Browse Subject Areas

Click through the PLOS taxonomy to find articles in your field.

For more information about PLOS Subject Areas, click here.

  • Loading metrics

Longitudinal Stability in Reading Comprehension Is Largely Heritable from Grades 1 to 6

  • Brooke Soden ,

    Affiliation Department of Psychology, The Ohio State University, Columbus, Ohio, United States of America

  • Micaela E. Christopher,

    Affiliations Department of Psychology and Neuroscience, University of Colorado Boulder, Boulder, Colorado, United States of America, Institute for Behavioral Genetics, University of Colorado Boulder, Boulder, Colorado, United States of America

  • Jacqueline Hulslander,

    Affiliation Institute for Behavioral Genetics, University of Colorado Boulder, Boulder, Colorado, United States of America

  • Richard K. Olson,

    Affiliations Department of Psychology and Neuroscience, University of Colorado Boulder, Boulder, Colorado, United States of America, Institute for Behavioral Genetics, University of Colorado Boulder, Boulder, Colorado, United States of America

  • Laurie Cutting,

    Affiliation Department of Special Education, Psychology, Radiology, and Pediatrics, Vanderbilt University, Nashville, Tennessee, United States of America

  • Janice M. Keenan,

    Affiliation Department of Psychology, University of Denver, Denver, Colorado, United States of America

  • Lee A. Thompson,

    Affiliation Department of Psychological Sciences, Case Western Reserve University, Cleveland, Ohio, United States of America

  • Sally J. Wadsworth,

    Affiliation Institute for Behavioral Genetics, University of Colorado Boulder, Boulder, Colorado, United States of America

  • Erik G. Willcutt,

    Affiliations Department of Psychology and Neuroscience, University of Colorado Boulder, Boulder, Colorado, United States of America, Institute for Behavioral Genetics, University of Colorado Boulder, Boulder, Colorado, United States of America

  • Stephen A. Petrill

    Affiliation Department of Psychology, The Ohio State University, Columbus, Ohio, United States of America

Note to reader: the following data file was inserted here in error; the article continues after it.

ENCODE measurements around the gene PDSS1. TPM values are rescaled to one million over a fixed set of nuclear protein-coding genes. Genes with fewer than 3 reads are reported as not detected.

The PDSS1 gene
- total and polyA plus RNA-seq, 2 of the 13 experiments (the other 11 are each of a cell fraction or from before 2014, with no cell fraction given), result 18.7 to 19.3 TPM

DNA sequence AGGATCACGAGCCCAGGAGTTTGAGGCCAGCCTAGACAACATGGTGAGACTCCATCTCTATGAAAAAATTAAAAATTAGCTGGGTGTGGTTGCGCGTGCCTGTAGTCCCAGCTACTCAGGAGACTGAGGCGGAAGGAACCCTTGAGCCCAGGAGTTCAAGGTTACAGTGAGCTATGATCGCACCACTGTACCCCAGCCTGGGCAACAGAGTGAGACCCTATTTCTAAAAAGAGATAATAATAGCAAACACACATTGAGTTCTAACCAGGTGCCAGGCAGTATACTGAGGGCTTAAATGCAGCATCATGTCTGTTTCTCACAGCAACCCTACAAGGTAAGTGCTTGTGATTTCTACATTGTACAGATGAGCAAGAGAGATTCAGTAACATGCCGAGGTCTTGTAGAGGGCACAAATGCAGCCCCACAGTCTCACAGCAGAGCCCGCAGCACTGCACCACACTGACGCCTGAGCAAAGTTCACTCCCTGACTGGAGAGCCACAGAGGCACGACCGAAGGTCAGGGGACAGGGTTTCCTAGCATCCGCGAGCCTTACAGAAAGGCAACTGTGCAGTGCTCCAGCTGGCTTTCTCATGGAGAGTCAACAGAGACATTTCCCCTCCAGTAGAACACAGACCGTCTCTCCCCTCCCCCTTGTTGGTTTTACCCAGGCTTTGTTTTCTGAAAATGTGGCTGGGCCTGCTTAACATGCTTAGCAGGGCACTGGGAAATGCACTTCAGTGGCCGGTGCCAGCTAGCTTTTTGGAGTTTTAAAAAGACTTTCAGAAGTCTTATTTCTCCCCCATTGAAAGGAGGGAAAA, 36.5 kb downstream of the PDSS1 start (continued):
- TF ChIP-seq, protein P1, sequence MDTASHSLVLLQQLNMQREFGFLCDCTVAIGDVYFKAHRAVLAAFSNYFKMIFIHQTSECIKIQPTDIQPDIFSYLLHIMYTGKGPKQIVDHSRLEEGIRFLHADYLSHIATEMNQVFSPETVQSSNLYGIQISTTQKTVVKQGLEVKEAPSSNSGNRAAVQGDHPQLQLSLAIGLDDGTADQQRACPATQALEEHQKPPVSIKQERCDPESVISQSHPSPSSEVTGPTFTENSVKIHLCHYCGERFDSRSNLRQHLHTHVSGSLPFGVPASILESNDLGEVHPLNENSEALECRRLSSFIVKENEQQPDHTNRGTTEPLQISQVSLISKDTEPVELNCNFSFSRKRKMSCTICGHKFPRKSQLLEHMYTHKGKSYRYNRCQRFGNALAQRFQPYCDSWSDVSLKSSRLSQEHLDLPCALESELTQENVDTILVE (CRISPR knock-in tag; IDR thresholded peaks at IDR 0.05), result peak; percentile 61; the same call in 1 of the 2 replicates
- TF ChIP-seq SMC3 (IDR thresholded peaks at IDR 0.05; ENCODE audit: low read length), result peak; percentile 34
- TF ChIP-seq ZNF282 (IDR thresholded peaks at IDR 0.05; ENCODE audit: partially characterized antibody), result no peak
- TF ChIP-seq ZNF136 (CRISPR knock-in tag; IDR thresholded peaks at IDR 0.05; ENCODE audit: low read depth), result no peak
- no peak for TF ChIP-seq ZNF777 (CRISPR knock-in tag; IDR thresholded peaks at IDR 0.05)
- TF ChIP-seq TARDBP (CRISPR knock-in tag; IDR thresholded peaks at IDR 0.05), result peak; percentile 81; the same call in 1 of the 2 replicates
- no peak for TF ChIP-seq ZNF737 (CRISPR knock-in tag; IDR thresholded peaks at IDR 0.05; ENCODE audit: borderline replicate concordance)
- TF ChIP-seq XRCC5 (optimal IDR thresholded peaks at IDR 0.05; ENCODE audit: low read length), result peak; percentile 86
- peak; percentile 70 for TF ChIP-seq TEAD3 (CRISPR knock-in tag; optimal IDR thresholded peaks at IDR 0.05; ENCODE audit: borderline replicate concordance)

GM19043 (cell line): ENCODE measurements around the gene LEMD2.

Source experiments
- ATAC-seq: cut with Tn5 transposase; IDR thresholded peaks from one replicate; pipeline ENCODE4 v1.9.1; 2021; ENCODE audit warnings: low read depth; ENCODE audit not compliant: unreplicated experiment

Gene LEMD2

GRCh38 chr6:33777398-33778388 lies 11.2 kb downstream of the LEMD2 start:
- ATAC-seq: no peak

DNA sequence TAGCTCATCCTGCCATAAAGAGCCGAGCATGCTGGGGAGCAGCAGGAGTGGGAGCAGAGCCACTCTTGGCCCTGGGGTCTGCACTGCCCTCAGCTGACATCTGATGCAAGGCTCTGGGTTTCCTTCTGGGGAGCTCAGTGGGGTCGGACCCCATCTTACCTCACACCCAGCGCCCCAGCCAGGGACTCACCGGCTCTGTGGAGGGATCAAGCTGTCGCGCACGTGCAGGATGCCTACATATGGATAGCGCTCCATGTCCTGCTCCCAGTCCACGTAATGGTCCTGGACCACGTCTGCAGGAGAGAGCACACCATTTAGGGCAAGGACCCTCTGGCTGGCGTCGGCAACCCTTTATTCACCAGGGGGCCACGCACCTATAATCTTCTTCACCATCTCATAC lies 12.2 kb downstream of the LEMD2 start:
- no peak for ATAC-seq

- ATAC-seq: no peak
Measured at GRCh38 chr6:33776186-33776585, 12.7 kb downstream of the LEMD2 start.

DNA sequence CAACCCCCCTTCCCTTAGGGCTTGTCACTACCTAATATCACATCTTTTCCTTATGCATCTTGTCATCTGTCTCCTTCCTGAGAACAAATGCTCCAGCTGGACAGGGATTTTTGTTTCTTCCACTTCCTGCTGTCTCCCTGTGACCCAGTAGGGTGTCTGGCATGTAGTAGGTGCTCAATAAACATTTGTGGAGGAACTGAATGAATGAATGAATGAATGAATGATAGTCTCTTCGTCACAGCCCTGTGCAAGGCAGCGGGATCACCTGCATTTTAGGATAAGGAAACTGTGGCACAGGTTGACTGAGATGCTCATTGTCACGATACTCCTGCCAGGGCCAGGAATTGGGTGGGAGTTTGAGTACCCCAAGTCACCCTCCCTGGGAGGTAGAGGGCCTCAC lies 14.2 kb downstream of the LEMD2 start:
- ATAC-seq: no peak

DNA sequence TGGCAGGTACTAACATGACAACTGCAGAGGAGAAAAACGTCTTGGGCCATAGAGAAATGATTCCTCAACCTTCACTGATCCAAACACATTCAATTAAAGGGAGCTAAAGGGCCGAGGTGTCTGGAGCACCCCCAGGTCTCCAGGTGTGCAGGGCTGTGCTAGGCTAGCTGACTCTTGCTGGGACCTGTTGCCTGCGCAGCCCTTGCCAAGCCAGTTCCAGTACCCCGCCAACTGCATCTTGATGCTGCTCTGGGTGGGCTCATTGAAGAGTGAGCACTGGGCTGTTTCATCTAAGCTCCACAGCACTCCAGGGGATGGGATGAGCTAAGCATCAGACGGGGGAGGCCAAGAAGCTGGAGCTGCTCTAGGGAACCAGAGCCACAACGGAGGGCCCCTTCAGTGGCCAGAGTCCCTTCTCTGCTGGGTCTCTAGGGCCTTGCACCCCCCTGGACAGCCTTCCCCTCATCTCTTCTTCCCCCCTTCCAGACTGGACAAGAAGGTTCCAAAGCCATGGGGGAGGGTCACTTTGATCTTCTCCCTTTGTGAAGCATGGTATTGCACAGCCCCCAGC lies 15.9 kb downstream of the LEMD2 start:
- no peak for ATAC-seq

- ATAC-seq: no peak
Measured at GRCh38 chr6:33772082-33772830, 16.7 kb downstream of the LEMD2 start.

Longitudinal Stability in Reading Comprehension Is Largely Heritable from Grades 1 to 6

  • Brooke Soden, 
  • Micaela E. Christopher, 
  • Jacqueline Hulslander, 
  • Richard K. Olson, 
  • Laurie Cutting, 
  • Janice M. Keenan, 
  • Lee A. Thompson, 
  • Sally J. Wadsworth, 
  • Erik G. Willcutt, 
  • Stephen A. Petrill


Reading comprehension is a foundational academic skill and significant attention has focused on reading development. This report is the first to examine the stability and change in genetic and environmental influences on reading comprehension across Grades 1 to 6. This developmental range is particularly important because it encompasses the timespan in which most children move from learning how to read to using reading for learning. Longitudinal simplex models were fitted separately for two independent twin samples (N = 706; N = 976). Results suggested that the shared environment contributed to variance in early but not later reading. Instead, stability in reading development was largely mediated by continuous genetic influences. Thus, although reading is clearly a learned skill and the environment remains important for reading development, individual differences in reading comprehension appear to be also influenced by a core of genetic stability that persists through the developmental course of reading.


Reading comprehension, defined as the ability to understand and employ text for learning, is a foundational skill for academic and occupational success. Reading comprehension is clearly a learned skill, subject to differences in instruction and in the environment [1, 2]. Additionally, neurobiological studies suggest that reading comprehension is influenced by individual differences in brain structure and function [3] and ongoing molecular genetic studies continue to examine numerous regions of the genome [4, 5].

The larger reading literature has been engaged in intense study of the relation between early reading, when children acquire reading skills, and later reading, when children are using reading to learn and comprehend. Because the cognitive demand shifts and pedagogic emphases change dramatically in reading over the course of the elementary school years, this transition has been widely referred to in the literature as two stages: “learning to read” and “reading to learn”[6]. In the “learning to read” years there is much direct instruction which focuses on language and decoding skills, whereas the “reading to learn” years primarily consist of independent reading and focus on comprehension. Though reading appears to be very different across the early grades, as the task of reading increasingly shifts away from decoding words towards understanding and using text for learning, there is also evidence pointing towards stability in reading ability. For example, several aspects of early reading ability involved in “learning to read” such as phonological awareness [7], decoding [8], fluency [9], and vocabulary [10] predict successful reading comprehension across time, including while “reading to learn.” Juel [11] found that reading ability at first grade was highly predictive of reading in fourth grade. Similarly, reading comprehension from first through fifth grades showed a pattern of stability in individual differences across the five years of reading development [12]. Stability in reading comprehension is also observed for those with reading difficulties [13, 14]. Thus, though the demands of reading appear very different across early years of reading, there is also evidence of stability in reading ability.